'Dazzling' finish to new-look Tour de France route
High altitude, an Italian debut in Florence and a finale on the French Riviera are on the 3 492km route for the 2024 Tour de France unveiled on Wednesday.
The Tour starts from Florence on June 29. The race features four high altitude finishes as it crosses the Alps twice and squeezes in two time-trials, including a potentially dramatic final day run from Monaco to Nice on July 21.
Defending champion Jonas Vingegaard said he liked the route.
"I'm really excited about it. It looks super hard, at least the third week looks super hard. The climbs, certainly the high-altitude ones, look harder," said the 26-year-old, the peloton's most accomplished climber.
Asked who his rivals might be, the Jumbo leader said he hoped for a four-way struggle this year.
"There's Tadej (Pogacar) and myself and now Primoz (Roglic) has joined Bora so if all of us and Remco Evenepoel are here it will be challenging, with four of us," he said.
British rider Mark Cavendish will have as many as eight sprint stages but was downbeat on his chances of winning a record 35th stage.
"Honestly, I'm shocked at how hard this Tour de France is," said the Astana rider.
It will be the first time the race does not finish in Paris which is off limits as it prepares to host the Olympic Games.
The route, as spectacular as it is atypical, was revealed by Christian Prudhomme, president of the organisers ASO in front of almost 4 000 guests and many of the expected competitors, mayors from along the route and a large press pack at a conference centre in Paris.
The Florence start and Nice finish were already known. That had prompted excitement over not only the first ever Grand Depart in Italy, but the first ever finale outside Paris.
"It's difficult to replace Paris, so what better scenery could we give than a dazzling Monaco to Nice time-trial," said Prudhomme.
Nice mayor Christian Estrozi spoke of his Florentine ancestors and how historic the race route was.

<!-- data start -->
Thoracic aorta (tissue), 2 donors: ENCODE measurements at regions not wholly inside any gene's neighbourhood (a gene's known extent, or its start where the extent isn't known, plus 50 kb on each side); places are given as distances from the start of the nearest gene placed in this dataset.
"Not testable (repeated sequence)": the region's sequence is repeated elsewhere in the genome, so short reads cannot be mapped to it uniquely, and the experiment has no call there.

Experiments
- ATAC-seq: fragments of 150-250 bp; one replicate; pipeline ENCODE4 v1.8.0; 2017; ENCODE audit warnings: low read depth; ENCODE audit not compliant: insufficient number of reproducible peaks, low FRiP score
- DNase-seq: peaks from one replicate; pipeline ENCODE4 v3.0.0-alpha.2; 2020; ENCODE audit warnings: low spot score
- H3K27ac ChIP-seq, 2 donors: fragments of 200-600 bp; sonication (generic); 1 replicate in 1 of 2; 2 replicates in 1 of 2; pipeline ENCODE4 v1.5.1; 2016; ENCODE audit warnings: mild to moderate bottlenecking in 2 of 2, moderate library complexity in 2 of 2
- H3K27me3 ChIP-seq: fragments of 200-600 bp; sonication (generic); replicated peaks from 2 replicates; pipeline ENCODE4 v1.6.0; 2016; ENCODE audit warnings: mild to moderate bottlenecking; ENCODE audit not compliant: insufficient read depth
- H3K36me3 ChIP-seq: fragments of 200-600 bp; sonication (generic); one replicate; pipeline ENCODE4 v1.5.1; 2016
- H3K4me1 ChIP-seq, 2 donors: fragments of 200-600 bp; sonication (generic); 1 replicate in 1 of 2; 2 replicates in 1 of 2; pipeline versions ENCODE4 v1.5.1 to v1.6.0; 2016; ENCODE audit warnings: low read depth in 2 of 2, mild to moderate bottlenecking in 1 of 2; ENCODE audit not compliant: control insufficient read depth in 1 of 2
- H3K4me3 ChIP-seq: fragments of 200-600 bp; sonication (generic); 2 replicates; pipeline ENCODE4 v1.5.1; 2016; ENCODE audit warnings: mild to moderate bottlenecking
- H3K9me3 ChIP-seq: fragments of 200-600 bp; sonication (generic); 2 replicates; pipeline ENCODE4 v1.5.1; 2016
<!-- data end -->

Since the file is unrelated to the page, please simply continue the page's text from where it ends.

"To be the town chosen to host what is likely to be the only final day that isn't in Paris, is a true honour and for me the fact it also begins in Florence is like a wink from destiny," said Estrozi.
Instead of the traditional last-day parade along the Champs Elysees, fans can instead anticipate a potentially decisive individual time trial along the Riviera coastline and over the hills between Monaco and Nice. It ends along the Promenade des Anglais in front of Nice's pebble beach.
The last stage evokes memories of the 1989 Tour, when American Greg LeMond started a rare final-day time trial 50 seconds behind French leader Laurent Fignon and ended up winning the race by eight seconds.
FIRST TIME IN ITALY
After the Florence start, the race takes in Rimini on the Adriatic coast before cutting across Italy via Bologna and Turin and into France over the Alps on stage four.
"The Tour has never climbed so high, so early," said Prudhomme. "The panoramas in the high Alps are just splendid."
Stage six will catch the eye of wine lovers as it takes in the "Route des Grands Crus" between Macon and Dijon while stage seven goes through the vineyards of Nuits-Saint-Georges in Burgundy.
There are a series of stages for the one-day specialists and for the sprinters, but the southern Alps will likely mark the start of the final battle for the yellow jersey.
A bigger than usual 60km total over the two time-trials will please the fast men such as Evenepoel or Roglic.
The seven mountain stages, which include four high-altitude finales, with the highest at 2 802m on stage 19, will be to the liking of defending champion Vingegaard.
After Troyes in the Champagne region the race swoops south-east toward Pau and the Pyrenees, then heads west through Nimes back to the Alps and then the mouthwatering finale on the Riviera.